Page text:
ProSoccerTalk staff memories of Euro 2012:

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Yes, there were a few brush marks of ugly racism, but not nearly enough to truly stain a lovely European Championship tournament that just came and went.

The ProSoccerTalk staff quickly reflects on what they will best or most fondly remember when they think back on Euro 2012 from Poland and Ukraine:

Richard Farley

Andriy Shevchenko’s Ukraine swan song will always stick out. Though he went on to play two more times for his country, Shevchenko’s last hurrah will always be remembered as his second half double against Sweden – two goals that earned Ukraine their only victory at the championship they co-hosted.

The outburst came after a half where Shevchenko had looked his age, with commentators questioning whether the 35-year-old’s start was more ceremonial than deserved. Then, after Sweden had gone up one, Shevchenko summoned all the vigor of his Milan glory, heading home the twice to push Ukraine to the top of their group.

It was part of a stand-out tournament for some of Europe’s elder statesmen. Andrea Pirlo (33) was the tournament’s best player. Giorgos Karagounis (35) reminded us of 2004. Steve Gerrard (32) helped return hope to England. Xavi Hernández (32) hit top gear in the final.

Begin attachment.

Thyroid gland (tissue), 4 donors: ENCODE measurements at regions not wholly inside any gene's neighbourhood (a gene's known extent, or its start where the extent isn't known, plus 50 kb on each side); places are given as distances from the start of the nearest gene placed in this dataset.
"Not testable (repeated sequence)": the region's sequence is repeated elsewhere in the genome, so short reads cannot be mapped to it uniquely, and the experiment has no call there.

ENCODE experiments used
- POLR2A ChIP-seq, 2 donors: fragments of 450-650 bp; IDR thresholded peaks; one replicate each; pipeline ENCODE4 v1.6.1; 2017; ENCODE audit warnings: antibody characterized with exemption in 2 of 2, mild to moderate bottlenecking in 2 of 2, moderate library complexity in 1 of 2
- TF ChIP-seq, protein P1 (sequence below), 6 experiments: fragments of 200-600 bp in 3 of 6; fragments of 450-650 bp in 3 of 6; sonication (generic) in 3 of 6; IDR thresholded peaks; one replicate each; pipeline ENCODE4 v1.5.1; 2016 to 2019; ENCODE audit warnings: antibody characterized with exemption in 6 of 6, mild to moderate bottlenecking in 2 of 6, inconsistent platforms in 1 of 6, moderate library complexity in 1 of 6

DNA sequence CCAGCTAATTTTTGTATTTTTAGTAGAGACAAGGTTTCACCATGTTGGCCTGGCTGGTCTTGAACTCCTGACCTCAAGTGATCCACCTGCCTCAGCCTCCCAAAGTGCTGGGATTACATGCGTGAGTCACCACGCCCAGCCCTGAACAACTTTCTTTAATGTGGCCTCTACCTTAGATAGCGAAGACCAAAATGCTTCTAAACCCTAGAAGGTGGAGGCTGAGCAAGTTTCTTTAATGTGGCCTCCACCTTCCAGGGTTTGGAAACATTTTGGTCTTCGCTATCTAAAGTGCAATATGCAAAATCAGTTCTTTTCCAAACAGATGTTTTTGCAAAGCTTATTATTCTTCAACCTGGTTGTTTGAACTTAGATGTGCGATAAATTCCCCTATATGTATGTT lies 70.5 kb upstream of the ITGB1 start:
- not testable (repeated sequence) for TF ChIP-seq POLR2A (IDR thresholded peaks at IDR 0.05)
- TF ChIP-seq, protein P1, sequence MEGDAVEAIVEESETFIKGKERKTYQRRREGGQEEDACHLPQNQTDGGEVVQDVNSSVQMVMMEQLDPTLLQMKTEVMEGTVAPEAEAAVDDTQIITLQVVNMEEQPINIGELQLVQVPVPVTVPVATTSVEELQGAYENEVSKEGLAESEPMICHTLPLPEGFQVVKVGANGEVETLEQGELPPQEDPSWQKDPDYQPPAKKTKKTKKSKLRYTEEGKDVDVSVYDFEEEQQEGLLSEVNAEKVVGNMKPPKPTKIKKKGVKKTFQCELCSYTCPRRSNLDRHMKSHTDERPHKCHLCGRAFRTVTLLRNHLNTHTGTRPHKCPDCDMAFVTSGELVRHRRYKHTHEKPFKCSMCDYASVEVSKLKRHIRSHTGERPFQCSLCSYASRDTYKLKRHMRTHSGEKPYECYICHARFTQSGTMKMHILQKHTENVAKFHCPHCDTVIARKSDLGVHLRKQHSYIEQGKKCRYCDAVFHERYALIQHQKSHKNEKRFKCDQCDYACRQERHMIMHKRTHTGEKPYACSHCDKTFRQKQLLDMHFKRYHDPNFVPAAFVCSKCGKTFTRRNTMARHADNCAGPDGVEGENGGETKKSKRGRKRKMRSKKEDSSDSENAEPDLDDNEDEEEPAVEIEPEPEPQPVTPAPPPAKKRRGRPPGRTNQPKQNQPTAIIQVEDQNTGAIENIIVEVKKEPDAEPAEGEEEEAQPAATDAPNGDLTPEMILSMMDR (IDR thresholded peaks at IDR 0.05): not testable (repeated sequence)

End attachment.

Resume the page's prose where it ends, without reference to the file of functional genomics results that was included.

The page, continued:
None of those stories were the fairy tale. Shevchenko’s was. One week later, he announced his retirement from international soccer, his double against Sweden his final tallies for the national team. They were a part of a night few great players get to experience: Starring in a major tournament in front of your home nation.

Noah Davis

It didn’t end well for Italy, but to even make the final was an impressive feat. For me, the moment of the tournament came against Germany. Mario Balotelli beat the offsides, waited for the pass, took a touch, reached the 18-yard box, and ripped a shot. (The pace!) Manuel Neuer would have had a better chance stopping it if he was watching on television. Off went Balotelli’s shirt, down went my lower jaw. It was everything the young Italian represents: audacity, obnoxiousness, brilliance, and so much more. I’ll remember the Spanish domination in the final, but my favorite single image has to be shirtless Ballotelli flexing. It’s fine to let your actions scream “look at me” when you’ve just done something no one else can do.